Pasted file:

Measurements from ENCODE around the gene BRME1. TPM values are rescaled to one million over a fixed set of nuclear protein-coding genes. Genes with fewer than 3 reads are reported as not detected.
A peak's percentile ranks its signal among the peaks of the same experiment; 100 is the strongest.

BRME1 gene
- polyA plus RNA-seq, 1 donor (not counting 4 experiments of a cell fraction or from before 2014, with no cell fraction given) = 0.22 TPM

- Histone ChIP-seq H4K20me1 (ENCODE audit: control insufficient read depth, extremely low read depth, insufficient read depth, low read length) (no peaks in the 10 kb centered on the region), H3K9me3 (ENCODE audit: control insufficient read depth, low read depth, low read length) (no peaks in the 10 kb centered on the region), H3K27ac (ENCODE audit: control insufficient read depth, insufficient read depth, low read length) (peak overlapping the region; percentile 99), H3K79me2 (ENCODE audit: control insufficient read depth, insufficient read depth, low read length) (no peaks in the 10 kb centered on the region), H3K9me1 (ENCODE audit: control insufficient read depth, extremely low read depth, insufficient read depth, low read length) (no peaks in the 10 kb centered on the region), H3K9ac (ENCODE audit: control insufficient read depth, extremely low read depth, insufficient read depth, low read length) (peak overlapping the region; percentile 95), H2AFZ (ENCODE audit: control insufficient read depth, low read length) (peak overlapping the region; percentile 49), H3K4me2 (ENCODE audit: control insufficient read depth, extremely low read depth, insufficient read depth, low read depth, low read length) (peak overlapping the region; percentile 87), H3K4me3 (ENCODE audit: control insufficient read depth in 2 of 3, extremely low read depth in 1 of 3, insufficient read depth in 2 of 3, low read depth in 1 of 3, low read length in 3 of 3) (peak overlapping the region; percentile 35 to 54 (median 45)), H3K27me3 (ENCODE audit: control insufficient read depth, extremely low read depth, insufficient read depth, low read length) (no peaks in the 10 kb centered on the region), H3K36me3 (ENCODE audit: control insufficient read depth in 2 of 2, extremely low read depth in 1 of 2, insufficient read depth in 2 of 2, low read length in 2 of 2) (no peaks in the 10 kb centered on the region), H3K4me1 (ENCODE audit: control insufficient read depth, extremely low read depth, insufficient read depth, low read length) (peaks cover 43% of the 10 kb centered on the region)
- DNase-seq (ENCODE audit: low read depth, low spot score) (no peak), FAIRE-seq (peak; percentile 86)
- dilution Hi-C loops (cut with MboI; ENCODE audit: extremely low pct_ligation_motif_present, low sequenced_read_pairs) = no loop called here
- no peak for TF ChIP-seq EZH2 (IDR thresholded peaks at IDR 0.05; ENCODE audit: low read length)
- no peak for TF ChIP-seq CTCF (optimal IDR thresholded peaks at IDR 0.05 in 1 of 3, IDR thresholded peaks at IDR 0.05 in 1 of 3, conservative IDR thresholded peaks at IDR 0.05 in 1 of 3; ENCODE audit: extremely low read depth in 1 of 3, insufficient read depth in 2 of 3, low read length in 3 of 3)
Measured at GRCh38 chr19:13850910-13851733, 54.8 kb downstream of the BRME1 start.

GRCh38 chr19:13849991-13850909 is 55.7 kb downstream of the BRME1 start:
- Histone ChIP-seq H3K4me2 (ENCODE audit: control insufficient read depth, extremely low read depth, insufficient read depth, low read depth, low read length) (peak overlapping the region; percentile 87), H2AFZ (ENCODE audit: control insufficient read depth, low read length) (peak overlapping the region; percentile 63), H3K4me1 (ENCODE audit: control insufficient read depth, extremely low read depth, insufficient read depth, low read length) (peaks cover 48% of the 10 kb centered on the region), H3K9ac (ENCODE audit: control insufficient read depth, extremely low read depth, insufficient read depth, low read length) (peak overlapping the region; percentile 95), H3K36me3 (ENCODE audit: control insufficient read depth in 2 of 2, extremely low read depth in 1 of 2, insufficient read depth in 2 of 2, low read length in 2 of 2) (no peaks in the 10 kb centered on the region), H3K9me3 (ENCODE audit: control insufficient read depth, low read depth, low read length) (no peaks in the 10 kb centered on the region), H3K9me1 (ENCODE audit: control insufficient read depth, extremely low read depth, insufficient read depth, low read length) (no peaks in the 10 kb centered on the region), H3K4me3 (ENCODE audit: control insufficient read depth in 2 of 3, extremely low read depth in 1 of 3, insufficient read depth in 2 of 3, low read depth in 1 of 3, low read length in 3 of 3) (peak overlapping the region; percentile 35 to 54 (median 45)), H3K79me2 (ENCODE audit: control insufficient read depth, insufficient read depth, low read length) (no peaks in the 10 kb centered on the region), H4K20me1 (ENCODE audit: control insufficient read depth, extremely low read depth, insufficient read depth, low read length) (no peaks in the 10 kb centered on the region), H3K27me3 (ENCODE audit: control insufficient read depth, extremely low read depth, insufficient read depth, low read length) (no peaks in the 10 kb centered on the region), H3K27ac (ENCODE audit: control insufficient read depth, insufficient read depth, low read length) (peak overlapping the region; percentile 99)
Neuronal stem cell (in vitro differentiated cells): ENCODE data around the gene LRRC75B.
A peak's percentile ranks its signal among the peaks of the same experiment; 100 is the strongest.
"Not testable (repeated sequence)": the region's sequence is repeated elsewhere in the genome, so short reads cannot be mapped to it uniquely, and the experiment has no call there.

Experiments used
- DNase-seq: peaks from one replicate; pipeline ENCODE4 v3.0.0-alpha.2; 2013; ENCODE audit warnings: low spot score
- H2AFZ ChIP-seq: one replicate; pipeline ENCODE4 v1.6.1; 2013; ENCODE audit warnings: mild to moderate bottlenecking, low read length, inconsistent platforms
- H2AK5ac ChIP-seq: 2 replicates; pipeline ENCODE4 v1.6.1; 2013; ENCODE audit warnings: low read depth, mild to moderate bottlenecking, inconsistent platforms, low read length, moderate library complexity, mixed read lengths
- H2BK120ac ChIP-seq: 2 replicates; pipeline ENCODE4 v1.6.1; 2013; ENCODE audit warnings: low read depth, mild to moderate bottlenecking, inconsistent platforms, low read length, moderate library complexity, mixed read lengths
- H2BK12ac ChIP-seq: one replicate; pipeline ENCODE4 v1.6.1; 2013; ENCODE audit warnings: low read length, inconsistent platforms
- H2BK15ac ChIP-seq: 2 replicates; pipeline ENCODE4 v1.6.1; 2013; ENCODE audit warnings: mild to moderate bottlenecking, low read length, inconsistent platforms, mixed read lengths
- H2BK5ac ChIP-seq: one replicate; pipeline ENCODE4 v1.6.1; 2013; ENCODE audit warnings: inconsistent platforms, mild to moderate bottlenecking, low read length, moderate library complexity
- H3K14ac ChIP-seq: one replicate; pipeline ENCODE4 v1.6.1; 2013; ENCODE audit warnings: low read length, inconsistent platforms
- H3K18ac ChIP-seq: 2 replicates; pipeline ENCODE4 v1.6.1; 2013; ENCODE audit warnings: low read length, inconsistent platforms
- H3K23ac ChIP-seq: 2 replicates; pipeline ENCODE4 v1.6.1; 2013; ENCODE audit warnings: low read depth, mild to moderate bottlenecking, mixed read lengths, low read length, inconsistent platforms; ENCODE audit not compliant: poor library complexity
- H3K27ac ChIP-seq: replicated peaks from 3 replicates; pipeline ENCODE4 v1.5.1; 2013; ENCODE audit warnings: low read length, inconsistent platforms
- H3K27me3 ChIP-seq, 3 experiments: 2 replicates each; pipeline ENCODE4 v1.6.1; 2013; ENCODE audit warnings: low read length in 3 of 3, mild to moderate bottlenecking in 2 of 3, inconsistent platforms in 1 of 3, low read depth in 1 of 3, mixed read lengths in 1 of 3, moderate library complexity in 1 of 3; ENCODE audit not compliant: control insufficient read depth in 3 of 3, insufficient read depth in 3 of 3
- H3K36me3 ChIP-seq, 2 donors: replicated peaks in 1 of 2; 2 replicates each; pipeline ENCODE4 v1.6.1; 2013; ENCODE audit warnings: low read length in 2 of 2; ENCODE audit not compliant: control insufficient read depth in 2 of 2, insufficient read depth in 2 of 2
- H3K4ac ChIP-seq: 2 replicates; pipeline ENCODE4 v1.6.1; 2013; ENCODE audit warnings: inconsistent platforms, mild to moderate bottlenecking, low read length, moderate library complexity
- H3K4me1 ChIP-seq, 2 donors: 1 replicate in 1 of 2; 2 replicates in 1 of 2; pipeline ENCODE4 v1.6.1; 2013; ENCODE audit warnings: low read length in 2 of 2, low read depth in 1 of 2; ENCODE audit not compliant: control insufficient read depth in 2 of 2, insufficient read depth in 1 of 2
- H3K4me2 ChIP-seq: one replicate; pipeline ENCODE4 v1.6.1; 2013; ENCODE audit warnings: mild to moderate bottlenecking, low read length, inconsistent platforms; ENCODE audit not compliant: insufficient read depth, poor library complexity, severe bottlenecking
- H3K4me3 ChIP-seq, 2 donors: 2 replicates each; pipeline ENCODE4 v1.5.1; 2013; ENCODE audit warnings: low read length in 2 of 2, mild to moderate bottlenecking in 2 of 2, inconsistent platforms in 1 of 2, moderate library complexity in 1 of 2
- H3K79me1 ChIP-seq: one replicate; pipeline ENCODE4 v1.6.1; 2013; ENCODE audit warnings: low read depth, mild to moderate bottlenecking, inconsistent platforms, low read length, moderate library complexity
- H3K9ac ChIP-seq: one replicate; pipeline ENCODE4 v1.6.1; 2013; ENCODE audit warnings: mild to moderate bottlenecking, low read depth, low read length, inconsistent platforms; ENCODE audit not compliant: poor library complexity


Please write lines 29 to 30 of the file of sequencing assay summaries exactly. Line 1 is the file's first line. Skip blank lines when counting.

- H3K36me3 ChIP-seq, 2 donors: replicated peaks in 1 of 2; 2 replicates each; pipeline ENCODE4 v1.6.1; 2013; ENCODE audit warnings: low read length in 2 of 2; ENCODE audit not compliant: control insufficient read depth in 2 of 2, insufficient read depth in 2 of 2
- H3K4ac ChIP-seq: 2 replicates; pipeline ENCODE4 v1.6.1; 2013; ENCODE audit warnings: inconsistent platforms, mild to moderate bottlenecking, low read length, moderate library complexity